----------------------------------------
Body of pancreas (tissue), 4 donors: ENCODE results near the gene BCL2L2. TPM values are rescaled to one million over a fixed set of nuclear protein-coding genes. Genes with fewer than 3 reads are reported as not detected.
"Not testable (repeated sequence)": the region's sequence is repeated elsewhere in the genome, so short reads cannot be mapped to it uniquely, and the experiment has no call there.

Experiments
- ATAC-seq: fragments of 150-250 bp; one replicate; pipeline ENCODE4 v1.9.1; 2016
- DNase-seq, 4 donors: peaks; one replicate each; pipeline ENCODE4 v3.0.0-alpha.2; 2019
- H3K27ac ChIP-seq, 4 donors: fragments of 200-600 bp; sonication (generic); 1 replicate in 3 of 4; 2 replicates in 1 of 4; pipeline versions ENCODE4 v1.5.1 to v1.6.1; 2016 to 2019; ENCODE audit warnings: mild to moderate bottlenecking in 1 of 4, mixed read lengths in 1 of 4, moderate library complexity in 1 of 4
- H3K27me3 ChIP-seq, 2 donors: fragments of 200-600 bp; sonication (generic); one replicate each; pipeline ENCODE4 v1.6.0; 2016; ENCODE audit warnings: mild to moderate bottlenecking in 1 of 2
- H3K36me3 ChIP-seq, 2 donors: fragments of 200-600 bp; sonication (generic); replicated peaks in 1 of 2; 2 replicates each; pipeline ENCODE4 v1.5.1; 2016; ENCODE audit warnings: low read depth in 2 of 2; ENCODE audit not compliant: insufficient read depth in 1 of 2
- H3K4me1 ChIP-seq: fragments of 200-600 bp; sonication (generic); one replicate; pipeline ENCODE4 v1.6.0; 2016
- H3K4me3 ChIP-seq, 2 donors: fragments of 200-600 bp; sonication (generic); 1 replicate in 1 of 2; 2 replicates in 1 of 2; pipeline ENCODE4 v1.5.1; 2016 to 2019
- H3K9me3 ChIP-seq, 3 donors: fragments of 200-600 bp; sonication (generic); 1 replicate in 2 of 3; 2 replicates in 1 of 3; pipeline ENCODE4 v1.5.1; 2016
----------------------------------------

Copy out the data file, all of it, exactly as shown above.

Body of pancreas (tissue), 4 donors: ENCODE results near the gene BCL2L2. TPM values are rescaled to one million over a fixed set of nuclear protein-coding genes. Genes with fewer than 3 reads are reported as not detected.
"Not testable (repeated sequence)": the region's sequence is repeated elsewhere in the genome, so short reads cannot be mapped to it uniquely, and the experiment has no call there.

Experiments
- ATAC-seq: fragments of 150-250 bp; one replicate; pipeline ENCODE4 v1.9.1; 2016
- DNase-seq, 4 donors: peaks; one replicate each; pipeline ENCODE4 v3.0.0-alpha.2; 2019
- H3K27ac ChIP-seq, 4 donors: fragments of 200-600 bp; sonication (generic); 1 replicate in 3 of 4; 2 replicates in 1 of 4; pipeline versions ENCODE4 v1.5.1 to v1.6.1; 2016 to 2019; ENCODE audit warnings: mild to moderate bottlenecking in 1 of 4, mixed read lengths in 1 of 4, moderate library complexity in 1 of 4
- H3K27me3 ChIP-seq, 2 donors: fragments of 200-600 bp; sonication (generic); one replicate each; pipeline ENCODE4 v1.6.0; 2016; ENCODE audit warnings: mild to moderate bottlenecking in 1 of 2
- H3K36me3 ChIP-seq, 2 donors: fragments of 200-600 bp; sonication (generic); replicated peaks in 1 of 2; 2 replicates each; pipeline ENCODE4 v1.5.1; 2016; ENCODE audit warnings: low read depth in 2 of 2; ENCODE audit not compliant: insufficient read depth in 1 of 2
- H3K4me1 ChIP-seq: fragments of 200-600 bp; sonication (generic); one replicate; pipeline ENCODE4 v1.6.0; 2016
- H3K4me3 ChIP-seq, 2 donors: fragments of 200-600 bp; sonication (generic); 1 replicate in 1 of 2; 2 replicates in 1 of 2; pipeline ENCODE4 v1.5.1; 2016 to 2019
- H3K9me3 ChIP-seq, 3 donors: fragments of 200-600 bp; sonication (generic); 1 replicate in 2 of 3; 2 replicates in 1 of 3; pipeline ENCODE4 v1.5.1; 2016